12-03-21 Neural Diversity

My wife Stephanie recently introduced me to the concept of Neural Diversity. For a long time I have not liked the way we constantly refer to people as having defects or disorders. People are “diagnosed” with ADHD, for example, which is Attention Deficit and Hyperactivity DISORDER. Which basically means there is a problem with the person who suffers from this unwanted condition.

But what makes this a disorder? It seems to me that this is a disorder because we take interested curious young people and stick them in class rooms and bore torture them with mind numbing boredom all day long, and those kids that don’t fit into that system have a disorder. But I think if we were to take those kids outside and encourage them to be themselves, most of them would be just fine.

Another example is Obsessive Compulsive Disorder. We throw the term OCD around as if half of the world were excessively focused on small details and unable to lead normal productive lives. But what if we were to phrase this as an ability. Hyperfocused attention to detail ability. This is something that I certainly lack! It requires an extreme effort for me to summon the patience to deal with every last small detail, but someone with this ability, can stay with a task until every part of it is perfect.

People often tell me that I have some attention deficit. What really does that mean? That I don’t like to sit and listen to long explanations of things that I get already? My weakness might be attention to detail, but my strength is speed. I typically make decisions very quickly, when I have a clear preference to what I want. So in buying a new car for instance, I can make all the decisions about exactly what I want in a few quick minutes. I don’t have to test drive every model.

To some people this seems rash. I bought a used Toyota Tacoma from a dealer I trust in Palm Beach not long ago. I told them the specifics, they showed me the pictures, I sent the wire, they delivered the truck. It took fifteen minutes. To some this seems irresponsible and rash. To me it’s just not necessary to deliberate longer than that.

Won’t I regret it? Maybe there was a better truck for a little better price somewhere else, maybe I might have actually liked a little different color. Maybe I really don’t care at all about these details, and I am happy getting it 80% right and moving on with my life.

That’s a good rule of thumb for me. The 80% rule. It basically means I can get 80% of what I want with 20% of the effort. To get the remaining 20% of benefit, I will have to put in four times the effort. For me, I’d rather get 80% of the benefit with 20% of the effort, and repeat this a few times. For someone with an obsessive compulsive ability, they can take joy and pleasure our of spending five times as much time on something as me, and getting 100% of the benefit. They can take pleasure from their careful process and attention to detail.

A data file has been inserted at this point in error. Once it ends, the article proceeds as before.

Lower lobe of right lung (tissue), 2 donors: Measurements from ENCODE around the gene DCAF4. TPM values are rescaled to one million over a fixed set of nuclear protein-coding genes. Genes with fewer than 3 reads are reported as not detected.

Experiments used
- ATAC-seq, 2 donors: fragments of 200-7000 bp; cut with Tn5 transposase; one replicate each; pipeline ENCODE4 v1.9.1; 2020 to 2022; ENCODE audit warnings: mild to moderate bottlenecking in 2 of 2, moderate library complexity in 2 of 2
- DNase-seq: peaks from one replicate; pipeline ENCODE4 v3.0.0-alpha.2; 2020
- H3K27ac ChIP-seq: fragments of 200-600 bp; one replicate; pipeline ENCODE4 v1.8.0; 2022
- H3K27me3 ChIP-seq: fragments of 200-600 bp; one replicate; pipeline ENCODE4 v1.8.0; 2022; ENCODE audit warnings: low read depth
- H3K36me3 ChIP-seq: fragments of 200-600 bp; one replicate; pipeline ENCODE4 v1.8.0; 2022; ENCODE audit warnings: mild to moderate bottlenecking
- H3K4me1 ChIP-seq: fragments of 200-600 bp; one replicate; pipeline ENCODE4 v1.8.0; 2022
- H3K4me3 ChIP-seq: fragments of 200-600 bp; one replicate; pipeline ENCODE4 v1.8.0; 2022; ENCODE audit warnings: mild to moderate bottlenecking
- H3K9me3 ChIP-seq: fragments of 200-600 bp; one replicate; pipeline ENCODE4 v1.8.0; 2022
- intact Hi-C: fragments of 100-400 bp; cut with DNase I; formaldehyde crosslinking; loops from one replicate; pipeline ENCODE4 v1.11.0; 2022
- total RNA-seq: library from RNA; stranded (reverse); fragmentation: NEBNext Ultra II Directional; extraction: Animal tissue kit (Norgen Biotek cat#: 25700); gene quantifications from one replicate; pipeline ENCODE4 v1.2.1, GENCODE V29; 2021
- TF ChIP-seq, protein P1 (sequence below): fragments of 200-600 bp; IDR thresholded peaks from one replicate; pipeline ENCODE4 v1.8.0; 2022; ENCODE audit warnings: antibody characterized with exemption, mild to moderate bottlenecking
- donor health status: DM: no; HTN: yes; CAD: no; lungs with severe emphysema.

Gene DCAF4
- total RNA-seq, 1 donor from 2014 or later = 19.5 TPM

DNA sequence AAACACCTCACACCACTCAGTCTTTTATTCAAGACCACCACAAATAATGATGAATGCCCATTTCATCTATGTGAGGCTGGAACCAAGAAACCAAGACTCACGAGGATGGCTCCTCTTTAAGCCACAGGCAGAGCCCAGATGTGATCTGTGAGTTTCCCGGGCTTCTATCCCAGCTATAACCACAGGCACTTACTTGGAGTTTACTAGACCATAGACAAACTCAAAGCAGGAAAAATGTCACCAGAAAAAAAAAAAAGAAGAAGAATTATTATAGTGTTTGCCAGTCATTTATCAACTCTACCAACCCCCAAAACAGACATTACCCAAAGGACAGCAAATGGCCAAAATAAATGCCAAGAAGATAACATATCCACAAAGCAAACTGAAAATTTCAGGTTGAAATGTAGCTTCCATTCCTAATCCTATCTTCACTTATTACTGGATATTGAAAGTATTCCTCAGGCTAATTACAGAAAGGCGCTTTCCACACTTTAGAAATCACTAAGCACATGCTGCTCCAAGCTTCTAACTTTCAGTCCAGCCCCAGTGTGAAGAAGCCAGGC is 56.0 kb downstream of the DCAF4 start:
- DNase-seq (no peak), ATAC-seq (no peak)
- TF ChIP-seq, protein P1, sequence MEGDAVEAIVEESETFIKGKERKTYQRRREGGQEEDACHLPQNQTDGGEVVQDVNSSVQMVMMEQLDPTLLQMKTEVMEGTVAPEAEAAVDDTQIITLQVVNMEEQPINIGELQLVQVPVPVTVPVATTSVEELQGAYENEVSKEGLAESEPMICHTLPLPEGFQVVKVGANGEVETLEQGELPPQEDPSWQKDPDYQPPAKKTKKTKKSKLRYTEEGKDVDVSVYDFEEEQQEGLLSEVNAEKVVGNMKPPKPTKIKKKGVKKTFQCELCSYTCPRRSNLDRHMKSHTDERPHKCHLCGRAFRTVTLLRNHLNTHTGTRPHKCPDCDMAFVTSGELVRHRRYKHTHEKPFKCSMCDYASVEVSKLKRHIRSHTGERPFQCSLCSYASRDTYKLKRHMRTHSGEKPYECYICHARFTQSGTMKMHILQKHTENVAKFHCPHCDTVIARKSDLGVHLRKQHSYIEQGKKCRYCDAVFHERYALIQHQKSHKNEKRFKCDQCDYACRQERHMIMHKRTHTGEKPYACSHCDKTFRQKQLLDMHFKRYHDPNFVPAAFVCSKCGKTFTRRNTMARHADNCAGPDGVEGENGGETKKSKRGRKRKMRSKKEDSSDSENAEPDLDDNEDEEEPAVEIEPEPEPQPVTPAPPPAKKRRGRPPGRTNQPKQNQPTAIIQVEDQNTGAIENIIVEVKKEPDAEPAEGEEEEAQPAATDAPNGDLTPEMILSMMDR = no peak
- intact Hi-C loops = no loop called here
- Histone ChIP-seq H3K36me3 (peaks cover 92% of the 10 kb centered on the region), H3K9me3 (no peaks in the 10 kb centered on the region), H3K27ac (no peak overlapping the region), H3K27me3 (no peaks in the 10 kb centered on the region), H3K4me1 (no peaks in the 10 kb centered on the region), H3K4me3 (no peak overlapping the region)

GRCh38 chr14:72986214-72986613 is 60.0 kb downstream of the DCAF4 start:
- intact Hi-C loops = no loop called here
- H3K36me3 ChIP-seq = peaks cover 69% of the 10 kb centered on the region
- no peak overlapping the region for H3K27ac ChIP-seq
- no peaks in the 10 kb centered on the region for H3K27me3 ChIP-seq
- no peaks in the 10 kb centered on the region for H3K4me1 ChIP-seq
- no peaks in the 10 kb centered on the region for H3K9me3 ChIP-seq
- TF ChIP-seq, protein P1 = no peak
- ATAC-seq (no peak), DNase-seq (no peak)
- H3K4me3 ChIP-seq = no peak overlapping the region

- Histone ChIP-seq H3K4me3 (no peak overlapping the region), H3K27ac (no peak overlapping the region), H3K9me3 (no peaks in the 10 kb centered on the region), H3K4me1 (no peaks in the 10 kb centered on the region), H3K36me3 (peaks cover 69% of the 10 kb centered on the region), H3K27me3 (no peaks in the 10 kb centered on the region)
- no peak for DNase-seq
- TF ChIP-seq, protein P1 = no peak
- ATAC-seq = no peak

So this is neural diversity and it makes great teams. I can bring in Christmas trees and stand them up and hang some lights on them and get it done fast. Then those with the OCA can finish the trimming to perfection and make them beautiful. I can quickly do the 80% part, and they can slowly do the finish, and together we can get five times as much done.

So often we hear teachers or schools quote Einstein about teaching fish to climb a tree, as if that would be an obvious waste of time. And then they go on to put everyone in the same box. We all have such different ways of looking at things and accomplishing things. But we are taught that if you are not suited to sitting in a cubicle listening all day long and following countless rules and orders, that you are defective.

The system is designed to get workers into cubicles who will toil all day long as they are instructed without rebellion. School is not designed to tease out our strengths, but to stifle them. Anybody who does not fit the mold is “diagnosed” with a disorder, medicated, and stuck back in the class room. All must learn to comply.

This is really not good for a lot of people, and you or your kids may be suffering this terrible abuse while being told it’s because of your disorder. But ask yourself, is there really anything wrong with a kid who does not want to sit in a classroom all day? I don’t think so. I think the problem is the classroom itself. It’s where they teach fish to climb trees.

4 thoughts on “12-03-21 Neural Diversity

  1. I love this!
    It totally explains how we make the bed (did you know I usually sneak in and complete the finishing touches that make me happy) and clean up the kitchen, and how we handled that recent accident with our puppy….

    Liked by 1 person

Leave a Reply

Fill in your details below or click an icon to log in:

WordPress.com Logo

You are commenting using your WordPress.com account. Log Out /  Change )

Twitter picture

You are commenting using your Twitter account. Log Out /  Change )

Facebook photo

You are commenting using your Facebook account. Log Out /  Change )

Connecting to %s